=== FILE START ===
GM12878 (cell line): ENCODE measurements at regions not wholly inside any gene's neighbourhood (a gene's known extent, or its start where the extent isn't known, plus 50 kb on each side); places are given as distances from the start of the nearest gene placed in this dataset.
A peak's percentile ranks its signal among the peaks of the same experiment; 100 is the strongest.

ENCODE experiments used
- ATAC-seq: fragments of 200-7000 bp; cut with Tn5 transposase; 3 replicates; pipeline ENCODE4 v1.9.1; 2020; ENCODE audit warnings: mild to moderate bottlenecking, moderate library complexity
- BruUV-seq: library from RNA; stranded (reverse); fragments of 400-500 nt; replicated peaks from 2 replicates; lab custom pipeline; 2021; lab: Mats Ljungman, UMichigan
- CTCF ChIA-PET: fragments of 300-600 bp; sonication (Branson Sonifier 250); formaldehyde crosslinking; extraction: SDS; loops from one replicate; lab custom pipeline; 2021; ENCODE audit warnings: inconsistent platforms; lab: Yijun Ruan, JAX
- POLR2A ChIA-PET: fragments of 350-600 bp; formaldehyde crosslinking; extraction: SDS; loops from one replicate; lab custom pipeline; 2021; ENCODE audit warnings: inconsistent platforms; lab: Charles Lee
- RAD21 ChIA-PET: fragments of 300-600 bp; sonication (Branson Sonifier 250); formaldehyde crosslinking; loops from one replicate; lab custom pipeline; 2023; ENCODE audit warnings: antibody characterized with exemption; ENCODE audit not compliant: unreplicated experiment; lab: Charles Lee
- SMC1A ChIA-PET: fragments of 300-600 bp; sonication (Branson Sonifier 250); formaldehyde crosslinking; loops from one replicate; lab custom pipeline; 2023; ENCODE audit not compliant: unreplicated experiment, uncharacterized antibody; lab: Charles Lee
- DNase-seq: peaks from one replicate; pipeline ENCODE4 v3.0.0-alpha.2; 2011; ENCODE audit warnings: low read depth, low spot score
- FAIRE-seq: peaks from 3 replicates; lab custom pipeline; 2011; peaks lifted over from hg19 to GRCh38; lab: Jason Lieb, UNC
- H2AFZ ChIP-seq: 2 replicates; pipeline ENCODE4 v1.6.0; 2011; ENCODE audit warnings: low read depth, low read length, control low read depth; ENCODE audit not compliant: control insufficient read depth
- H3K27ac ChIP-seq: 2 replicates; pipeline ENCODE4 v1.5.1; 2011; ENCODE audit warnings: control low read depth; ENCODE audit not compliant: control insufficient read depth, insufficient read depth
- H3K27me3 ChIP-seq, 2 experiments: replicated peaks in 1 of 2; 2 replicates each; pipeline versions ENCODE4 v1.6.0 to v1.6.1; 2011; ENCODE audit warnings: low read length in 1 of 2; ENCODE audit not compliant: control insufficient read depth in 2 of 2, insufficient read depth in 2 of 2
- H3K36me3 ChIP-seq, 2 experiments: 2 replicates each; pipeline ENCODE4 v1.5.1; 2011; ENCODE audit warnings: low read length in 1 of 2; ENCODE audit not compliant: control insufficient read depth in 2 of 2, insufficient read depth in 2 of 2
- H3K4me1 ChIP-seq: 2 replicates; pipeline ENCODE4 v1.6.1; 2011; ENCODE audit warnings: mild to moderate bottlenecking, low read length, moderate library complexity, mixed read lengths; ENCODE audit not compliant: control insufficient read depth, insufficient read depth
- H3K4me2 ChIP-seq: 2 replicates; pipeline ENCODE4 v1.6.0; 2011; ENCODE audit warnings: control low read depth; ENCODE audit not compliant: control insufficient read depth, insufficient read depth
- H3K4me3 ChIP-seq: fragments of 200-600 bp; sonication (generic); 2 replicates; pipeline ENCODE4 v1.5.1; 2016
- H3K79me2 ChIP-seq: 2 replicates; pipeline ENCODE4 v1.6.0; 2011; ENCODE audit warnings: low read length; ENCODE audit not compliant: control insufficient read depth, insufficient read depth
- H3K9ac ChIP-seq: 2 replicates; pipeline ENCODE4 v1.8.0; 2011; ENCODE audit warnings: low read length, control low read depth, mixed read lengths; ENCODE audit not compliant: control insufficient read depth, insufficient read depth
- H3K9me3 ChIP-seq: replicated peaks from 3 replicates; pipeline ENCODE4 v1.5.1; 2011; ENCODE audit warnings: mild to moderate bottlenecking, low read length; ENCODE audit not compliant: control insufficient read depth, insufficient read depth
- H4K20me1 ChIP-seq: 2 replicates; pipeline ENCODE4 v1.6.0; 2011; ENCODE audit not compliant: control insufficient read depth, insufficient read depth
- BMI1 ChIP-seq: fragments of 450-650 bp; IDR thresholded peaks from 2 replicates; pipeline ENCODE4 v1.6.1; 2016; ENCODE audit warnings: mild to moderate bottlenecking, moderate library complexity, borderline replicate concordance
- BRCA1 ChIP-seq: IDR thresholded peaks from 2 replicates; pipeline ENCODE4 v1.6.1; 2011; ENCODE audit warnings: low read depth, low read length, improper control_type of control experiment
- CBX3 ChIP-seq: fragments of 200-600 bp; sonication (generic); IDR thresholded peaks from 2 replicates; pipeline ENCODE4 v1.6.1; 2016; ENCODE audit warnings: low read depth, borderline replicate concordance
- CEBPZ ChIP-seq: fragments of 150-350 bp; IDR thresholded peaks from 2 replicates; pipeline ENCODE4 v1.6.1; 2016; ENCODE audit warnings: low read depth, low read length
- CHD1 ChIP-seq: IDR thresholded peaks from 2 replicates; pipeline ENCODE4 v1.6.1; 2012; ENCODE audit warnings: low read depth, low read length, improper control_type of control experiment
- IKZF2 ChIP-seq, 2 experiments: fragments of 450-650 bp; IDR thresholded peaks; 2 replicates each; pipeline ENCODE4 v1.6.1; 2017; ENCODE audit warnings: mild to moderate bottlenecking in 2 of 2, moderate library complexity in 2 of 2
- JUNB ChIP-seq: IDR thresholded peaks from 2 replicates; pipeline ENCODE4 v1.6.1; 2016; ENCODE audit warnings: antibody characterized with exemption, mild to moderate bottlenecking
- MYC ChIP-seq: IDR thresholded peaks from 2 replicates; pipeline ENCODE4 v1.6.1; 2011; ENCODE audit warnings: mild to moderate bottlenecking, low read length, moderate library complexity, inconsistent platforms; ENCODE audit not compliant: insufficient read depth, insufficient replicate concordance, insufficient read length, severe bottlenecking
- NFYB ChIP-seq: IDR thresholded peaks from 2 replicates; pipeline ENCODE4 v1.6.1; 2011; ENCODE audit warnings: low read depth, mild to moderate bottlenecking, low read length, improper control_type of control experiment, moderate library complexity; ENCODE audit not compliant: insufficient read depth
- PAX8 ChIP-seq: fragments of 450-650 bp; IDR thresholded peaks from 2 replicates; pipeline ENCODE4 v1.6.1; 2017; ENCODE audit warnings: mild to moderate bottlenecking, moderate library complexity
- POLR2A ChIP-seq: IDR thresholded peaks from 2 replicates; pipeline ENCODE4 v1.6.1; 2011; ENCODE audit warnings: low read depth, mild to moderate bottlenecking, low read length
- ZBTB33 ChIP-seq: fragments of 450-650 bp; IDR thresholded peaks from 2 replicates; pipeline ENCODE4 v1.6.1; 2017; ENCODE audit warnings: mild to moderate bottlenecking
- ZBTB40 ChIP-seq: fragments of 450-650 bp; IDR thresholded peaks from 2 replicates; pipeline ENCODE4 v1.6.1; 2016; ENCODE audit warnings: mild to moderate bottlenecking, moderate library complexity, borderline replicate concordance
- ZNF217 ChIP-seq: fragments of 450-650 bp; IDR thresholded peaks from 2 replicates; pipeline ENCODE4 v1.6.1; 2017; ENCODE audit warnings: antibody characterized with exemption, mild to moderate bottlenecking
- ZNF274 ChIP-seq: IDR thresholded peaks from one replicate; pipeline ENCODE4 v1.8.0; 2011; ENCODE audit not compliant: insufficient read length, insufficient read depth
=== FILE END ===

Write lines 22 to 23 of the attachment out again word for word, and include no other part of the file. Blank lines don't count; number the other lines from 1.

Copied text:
- H4K20me1 ChIP-seq: 2 replicates; pipeline ENCODE4 v1.6.0; 2011; ENCODE audit not compliant: control insufficient read depth, insufficient read depth
- BMI1 ChIP-seq: fragments of 450-650 bp; IDR thresholded peaks from 2 replicates; pipeline ENCODE4 v1.6.1; 2016; ENCODE audit warnings: mild to moderate bottlenecking, moderate library complexity, borderline replicate concordance